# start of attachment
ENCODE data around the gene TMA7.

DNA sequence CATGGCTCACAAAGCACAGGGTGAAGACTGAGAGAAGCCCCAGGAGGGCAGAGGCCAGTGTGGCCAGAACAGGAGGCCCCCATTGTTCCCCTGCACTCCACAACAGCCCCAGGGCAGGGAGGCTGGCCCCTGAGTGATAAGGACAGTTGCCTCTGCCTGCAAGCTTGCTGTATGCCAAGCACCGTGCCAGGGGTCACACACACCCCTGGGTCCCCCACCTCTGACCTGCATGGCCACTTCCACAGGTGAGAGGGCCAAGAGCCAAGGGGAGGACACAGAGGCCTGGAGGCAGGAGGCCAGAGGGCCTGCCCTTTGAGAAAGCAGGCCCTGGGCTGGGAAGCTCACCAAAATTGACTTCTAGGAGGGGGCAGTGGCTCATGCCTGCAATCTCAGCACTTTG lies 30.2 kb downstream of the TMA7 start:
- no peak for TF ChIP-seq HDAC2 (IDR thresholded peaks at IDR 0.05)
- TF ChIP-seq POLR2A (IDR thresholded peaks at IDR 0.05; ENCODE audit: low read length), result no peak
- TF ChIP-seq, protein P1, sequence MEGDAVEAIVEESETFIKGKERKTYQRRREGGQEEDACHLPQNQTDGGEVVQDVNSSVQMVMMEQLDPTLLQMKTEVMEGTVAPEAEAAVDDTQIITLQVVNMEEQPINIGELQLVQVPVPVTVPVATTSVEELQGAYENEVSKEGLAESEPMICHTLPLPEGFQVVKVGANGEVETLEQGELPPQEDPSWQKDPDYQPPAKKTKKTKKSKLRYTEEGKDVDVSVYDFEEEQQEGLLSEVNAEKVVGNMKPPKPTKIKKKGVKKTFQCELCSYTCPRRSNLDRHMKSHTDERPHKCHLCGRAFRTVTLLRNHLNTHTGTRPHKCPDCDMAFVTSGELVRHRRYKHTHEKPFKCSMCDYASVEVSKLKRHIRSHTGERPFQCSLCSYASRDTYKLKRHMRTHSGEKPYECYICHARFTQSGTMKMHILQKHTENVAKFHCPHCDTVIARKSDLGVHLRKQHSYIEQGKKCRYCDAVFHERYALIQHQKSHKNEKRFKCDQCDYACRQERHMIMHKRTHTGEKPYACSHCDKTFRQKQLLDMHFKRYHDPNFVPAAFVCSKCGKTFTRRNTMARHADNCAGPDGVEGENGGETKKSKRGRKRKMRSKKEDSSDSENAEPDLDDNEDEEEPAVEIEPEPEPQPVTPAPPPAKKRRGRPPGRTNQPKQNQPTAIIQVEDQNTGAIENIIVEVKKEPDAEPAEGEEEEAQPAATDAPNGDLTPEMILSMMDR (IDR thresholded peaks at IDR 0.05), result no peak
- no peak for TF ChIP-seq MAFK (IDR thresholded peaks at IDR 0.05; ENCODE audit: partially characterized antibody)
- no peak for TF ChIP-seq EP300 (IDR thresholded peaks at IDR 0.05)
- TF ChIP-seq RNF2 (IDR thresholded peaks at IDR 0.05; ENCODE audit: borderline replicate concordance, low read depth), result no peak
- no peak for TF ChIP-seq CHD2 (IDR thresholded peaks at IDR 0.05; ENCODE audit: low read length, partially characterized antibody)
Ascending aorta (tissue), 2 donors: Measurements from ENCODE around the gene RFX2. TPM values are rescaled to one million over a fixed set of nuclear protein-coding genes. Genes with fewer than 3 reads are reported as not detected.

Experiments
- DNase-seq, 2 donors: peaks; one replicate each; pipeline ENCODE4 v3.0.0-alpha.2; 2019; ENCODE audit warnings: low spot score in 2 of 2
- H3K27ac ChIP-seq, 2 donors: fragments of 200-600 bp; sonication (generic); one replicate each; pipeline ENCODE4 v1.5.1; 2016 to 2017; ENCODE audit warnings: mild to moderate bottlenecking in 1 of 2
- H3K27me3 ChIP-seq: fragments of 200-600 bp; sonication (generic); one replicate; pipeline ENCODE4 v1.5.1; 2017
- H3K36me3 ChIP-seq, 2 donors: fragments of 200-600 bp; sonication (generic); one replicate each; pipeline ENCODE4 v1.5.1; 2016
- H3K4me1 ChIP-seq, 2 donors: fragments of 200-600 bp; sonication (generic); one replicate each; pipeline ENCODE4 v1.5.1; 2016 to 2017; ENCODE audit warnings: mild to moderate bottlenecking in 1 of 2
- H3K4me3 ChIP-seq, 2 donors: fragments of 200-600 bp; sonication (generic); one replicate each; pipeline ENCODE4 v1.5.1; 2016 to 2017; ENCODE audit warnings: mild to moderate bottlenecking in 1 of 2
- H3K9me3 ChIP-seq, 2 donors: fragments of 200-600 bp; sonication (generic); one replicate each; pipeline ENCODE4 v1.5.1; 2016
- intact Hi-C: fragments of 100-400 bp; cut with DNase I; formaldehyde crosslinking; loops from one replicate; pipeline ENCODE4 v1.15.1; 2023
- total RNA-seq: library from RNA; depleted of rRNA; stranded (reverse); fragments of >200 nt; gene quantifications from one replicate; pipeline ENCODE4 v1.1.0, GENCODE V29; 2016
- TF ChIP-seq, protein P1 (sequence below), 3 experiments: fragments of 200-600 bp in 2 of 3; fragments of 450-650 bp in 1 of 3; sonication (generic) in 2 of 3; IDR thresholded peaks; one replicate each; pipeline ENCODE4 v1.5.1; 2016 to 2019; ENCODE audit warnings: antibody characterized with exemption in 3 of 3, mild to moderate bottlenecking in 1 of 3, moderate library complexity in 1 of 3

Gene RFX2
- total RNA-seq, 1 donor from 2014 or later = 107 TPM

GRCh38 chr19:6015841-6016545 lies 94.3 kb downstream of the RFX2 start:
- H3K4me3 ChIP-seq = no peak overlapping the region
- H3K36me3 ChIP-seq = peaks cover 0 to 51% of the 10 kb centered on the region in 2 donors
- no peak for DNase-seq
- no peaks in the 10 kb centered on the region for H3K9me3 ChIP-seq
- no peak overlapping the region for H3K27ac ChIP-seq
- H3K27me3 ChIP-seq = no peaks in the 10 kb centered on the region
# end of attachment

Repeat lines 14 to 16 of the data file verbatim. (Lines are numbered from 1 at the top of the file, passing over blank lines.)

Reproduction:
- H3K27me3 ChIP-seq: fragments of 200-600 bp; sonication (generic); one replicate; pipeline ENCODE4 v1.5.1; 2017
- H3K36me3 ChIP-seq, 2 donors: fragments of 200-600 bp; sonication (generic); one replicate each; pipeline ENCODE4 v1.5.1; 2016
- H3K4me1 ChIP-seq, 2 donors: fragments of 200-600 bp; sonication (generic); one replicate each; pipeline ENCODE4 v1.5.1; 2016 to 2017; ENCODE audit warnings: mild to moderate bottlenecking in 1 of 2